Post-war reconciliation is still a long way off in Kosovo, where its majority ethnic Albanian and minority Serb communities have completely different narratives about what happened during the war, and tensions are never far from the surface.
“There are several ‘exclusive’ truths blocking people from trusting each other, a lack of information about many wartime events or the whereabouts of missing persons, and there is still a culture of impunity for war crimes or corruption,” Visoka explained.
He also argued that “the lack of interest from the international community” in including transitional justice issues in the ongoing EU-facilitated dialogue between Pristina and Belgrade to normalise relations has hampered any possible progress.
‘A solution for the whole of society’
Baki Svirca from the Kosovo Justice Ministry is leading the working group on the national transitional justice strategy. Photo: Serbeze Haxhiaj.
Bekim Gashi’s mother and four sisters were killed by Serbian forces in a massacre in their village of Trnje/Terne on March 25, 1999, and their remains have not yet been found. Gashi said the transitional justice strategy should prioritise “missing persons and justice for the victims”.
“We have seen selective justice and the denial of crimes against humanity,” he told BIRN.
“Nothing can heal the wounds of the past if justice cannot be served,” he said.
Gashi has had some success in getting justice for his murdered relatives. In 2008, he filed a criminal complaint to Serbia’s War Crimes Prosecution against the Yugoslav Army’s 549th Brigade. In 2019, Belgrade Higher Court sentenced former Yugoslav Army officer Rajko Kozlina to 15 years in prison for the murder of 27 civilians in Trnje/Terne in 1999, while acquitting his superior, Pavle Gavrilovic.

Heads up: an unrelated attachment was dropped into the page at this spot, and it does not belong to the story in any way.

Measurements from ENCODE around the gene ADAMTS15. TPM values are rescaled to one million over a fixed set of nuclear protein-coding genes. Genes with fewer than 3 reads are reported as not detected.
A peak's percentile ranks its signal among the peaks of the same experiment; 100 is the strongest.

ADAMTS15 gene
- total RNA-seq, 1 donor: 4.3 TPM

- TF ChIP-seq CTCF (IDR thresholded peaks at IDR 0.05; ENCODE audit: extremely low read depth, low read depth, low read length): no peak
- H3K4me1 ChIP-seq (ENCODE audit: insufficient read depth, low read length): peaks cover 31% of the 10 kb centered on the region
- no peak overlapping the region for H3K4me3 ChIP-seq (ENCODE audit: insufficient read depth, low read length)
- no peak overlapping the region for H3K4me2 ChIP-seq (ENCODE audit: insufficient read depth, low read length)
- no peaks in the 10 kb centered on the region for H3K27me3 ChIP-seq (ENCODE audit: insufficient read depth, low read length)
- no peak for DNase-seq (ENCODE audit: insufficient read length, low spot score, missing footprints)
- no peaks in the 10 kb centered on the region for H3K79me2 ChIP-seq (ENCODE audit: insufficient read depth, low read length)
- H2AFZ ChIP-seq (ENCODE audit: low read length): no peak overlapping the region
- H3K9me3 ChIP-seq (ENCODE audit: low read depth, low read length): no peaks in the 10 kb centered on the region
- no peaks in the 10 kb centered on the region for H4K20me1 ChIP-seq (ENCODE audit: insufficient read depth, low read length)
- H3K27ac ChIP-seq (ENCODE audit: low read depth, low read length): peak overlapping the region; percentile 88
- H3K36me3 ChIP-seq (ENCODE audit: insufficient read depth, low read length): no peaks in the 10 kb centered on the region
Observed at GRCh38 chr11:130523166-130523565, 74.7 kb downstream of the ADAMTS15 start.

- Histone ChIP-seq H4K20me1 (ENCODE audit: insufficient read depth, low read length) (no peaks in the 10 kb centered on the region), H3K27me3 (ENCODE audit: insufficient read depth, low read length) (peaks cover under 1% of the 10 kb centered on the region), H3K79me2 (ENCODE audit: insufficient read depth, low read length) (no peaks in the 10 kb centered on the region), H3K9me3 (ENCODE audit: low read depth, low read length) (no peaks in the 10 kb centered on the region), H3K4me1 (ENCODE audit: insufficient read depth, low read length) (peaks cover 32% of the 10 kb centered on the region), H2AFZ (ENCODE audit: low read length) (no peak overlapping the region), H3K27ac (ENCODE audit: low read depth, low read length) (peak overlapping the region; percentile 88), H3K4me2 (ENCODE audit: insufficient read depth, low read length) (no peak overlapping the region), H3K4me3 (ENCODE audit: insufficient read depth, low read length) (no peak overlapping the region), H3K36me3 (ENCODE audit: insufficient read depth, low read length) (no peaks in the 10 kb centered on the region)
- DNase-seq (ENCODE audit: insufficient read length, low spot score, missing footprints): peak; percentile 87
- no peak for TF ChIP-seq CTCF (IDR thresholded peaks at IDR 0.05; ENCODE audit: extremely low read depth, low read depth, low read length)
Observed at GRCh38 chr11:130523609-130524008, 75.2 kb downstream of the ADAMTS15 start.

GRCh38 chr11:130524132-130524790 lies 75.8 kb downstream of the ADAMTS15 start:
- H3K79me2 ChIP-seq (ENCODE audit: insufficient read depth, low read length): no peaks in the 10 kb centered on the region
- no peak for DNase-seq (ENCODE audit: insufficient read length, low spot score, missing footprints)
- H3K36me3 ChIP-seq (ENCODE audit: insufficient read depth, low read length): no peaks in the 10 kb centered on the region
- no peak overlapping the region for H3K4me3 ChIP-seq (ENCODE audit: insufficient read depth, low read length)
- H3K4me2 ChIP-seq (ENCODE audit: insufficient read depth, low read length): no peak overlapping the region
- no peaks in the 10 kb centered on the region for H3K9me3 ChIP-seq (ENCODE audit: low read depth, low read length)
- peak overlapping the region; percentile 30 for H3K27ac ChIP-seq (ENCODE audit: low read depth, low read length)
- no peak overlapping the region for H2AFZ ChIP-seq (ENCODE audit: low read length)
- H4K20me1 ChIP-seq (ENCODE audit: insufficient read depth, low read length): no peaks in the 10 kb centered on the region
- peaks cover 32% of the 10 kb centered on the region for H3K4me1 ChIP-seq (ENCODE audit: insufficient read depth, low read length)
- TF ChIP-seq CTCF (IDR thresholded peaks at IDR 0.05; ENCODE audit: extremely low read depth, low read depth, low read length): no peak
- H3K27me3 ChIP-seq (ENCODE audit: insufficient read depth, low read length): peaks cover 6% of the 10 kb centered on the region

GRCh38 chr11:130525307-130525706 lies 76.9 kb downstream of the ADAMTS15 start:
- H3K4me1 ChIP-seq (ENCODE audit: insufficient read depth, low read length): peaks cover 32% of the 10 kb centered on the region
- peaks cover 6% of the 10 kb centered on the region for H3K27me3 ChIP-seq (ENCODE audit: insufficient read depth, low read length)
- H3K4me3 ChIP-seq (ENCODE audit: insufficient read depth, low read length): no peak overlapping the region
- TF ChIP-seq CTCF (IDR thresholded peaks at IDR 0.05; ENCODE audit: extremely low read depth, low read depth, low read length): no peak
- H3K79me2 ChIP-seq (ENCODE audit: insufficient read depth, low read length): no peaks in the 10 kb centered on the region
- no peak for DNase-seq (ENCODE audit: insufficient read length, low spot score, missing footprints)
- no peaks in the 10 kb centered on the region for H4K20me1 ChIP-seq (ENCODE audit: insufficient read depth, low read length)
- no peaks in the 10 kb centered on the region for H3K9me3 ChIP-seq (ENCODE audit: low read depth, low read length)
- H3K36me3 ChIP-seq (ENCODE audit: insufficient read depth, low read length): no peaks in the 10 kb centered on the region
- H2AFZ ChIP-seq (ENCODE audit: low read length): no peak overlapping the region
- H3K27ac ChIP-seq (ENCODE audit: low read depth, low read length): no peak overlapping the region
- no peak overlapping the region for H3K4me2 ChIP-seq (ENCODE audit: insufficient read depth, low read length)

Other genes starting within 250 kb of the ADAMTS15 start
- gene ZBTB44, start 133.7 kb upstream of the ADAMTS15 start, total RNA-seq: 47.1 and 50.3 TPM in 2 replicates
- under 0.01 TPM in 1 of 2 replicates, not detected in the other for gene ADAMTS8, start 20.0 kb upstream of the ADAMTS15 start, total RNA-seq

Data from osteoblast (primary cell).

Lejla Gacanica, a Sarajevo-based legal adviser for TRIAL International, an NGO that provides legal assistance to victims of human rights abuses, said that because so many years have passed since the war, there has been time to assess what is needed.
“The strategy, even after 20 years, should bridge the main gaps and be perceived as a concrete solution for the whole of society. It is another chance to bring justice and peace in a post-conflict society and to work towards guaranteeing the non-repetition of the conflict,” Gacanica said.
Aidan Hehir, a reader in International Relations in the University of Westminster who recently co-edited the book Kosovo and Transitional Justice: The Pursuit of Justice After Large Scale-Conflict, said that unlike the Kosovo Specialist Chambers, which were “imposed upon Kosovo by the international community and has negligible local support”, the transitional justice strategy should be “inherently more legitimate”.
Hehir said that the experts preparing the strategy should “establish principles on how to implement effective transitional justice mechanisms and not allow the process to become politicised domestically or interfered with by outside actors, so the initiative will help establish the truth about the war in Kosovo and provide support to all those affected”.
There are several challenges that could undermine the strategy’s chances of achieving any success, however.
Visoka said that “there is a risk that since there is no peace agreement between Kosovo and Serbia, and thus no agreed framework for dealing with the past, that the initiatives will be objected to by local Serb communities and ignored by donors and the wider international community”.
The other key issue is that Kosovo’s political leaders must have the will to genuinely address the unresolved legacies of the war, he said.
“It is crucial that transitional justice is not pursued according to mono-ethnic political agendas, but on principled grounds that offer a measure of justice to all victims and survivors,” he argued.
Svirca insisted that process of drawing up the transitional justice strategy will not be conducted according to a mono-ethnic agenda, and that it will “offer a platform for all victims and survivors”.
Hehir cautioned however that there will be a degree of scepticism among Kosovo Serbs, given that previous political leaders in Pristina have used transitional justice initiatives in cynical ways.
“The current government is very different, however, and not tainted by association with past failures; I hope, therefore that it will be given a chance to prove to all in Kosovo that it has good intentions,” he said.